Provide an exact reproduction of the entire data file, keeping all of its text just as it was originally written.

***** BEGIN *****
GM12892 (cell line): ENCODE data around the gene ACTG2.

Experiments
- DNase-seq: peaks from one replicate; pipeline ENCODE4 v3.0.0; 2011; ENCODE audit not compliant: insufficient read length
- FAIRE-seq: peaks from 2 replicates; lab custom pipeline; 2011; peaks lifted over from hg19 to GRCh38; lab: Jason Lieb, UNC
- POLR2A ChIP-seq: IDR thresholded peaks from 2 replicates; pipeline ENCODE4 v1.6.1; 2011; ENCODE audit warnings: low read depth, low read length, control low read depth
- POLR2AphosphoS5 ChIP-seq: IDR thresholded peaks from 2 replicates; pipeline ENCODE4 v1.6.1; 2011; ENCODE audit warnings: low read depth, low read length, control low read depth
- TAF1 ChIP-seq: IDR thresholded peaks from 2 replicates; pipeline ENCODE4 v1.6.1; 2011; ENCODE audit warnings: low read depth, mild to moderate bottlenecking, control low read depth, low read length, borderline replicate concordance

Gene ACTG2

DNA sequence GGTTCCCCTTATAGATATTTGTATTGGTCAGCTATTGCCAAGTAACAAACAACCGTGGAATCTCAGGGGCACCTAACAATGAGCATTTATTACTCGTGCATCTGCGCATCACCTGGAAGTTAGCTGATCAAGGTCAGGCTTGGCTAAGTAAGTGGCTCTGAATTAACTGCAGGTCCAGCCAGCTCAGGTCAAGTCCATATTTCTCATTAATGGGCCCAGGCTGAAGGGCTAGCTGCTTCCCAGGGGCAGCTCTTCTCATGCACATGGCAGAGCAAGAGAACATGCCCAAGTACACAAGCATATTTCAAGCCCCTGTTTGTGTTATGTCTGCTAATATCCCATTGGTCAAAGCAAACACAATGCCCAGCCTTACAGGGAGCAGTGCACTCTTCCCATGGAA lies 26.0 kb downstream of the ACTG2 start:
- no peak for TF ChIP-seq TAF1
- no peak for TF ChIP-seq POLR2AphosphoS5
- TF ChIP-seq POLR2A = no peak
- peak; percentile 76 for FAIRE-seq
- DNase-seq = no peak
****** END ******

GM12892 (cell line): ENCODE data around the gene ACTG2.

Experiments
- DNase-seq: peaks from one replicate; pipeline ENCODE4 v3.0.0; 2011; ENCODE audit not compliant: insufficient read length
- FAIRE-seq: peaks from 2 replicates; lab custom pipeline; 2011; peaks lifted over from hg19 to GRCh38; lab: Jason Lieb, UNC
- POLR2A ChIP-seq: IDR thresholded peaks from 2 replicates; pipeline ENCODE4 v1.6.1; 2011; ENCODE audit warnings: low read depth, low read length, control low read depth
- POLR2AphosphoS5 ChIP-seq: IDR thresholded peaks from 2 replicates; pipeline ENCODE4 v1.6.1; 2011; ENCODE audit warnings: low read depth, low read length, control low read depth
- TAF1 ChIP-seq: IDR thresholded peaks from 2 replicates; pipeline ENCODE4 v1.6.1; 2011; ENCODE audit warnings: low read depth, mild to moderate bottlenecking, control low read depth, low read length, borderline replicate concordance

Gene ACTG2

DNA sequence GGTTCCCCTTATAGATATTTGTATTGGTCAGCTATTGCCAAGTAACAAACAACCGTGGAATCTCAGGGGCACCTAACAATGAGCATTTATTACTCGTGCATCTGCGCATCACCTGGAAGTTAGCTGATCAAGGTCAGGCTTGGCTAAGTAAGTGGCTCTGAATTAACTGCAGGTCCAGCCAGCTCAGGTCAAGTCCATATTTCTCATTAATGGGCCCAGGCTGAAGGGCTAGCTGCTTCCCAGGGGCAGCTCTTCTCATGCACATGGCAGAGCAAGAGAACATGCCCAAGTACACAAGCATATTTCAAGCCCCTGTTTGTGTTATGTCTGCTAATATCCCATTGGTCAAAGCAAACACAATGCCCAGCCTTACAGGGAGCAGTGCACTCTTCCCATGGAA lies 26.0 kb downstream of the ACTG2 start:
- no peak for TF ChIP-seq TAF1
- no peak for TF ChIP-seq POLR2AphosphoS5
- TF ChIP-seq POLR2A = no peak
- peak; percentile 76 for FAIRE-seq
- DNase-seq = no peak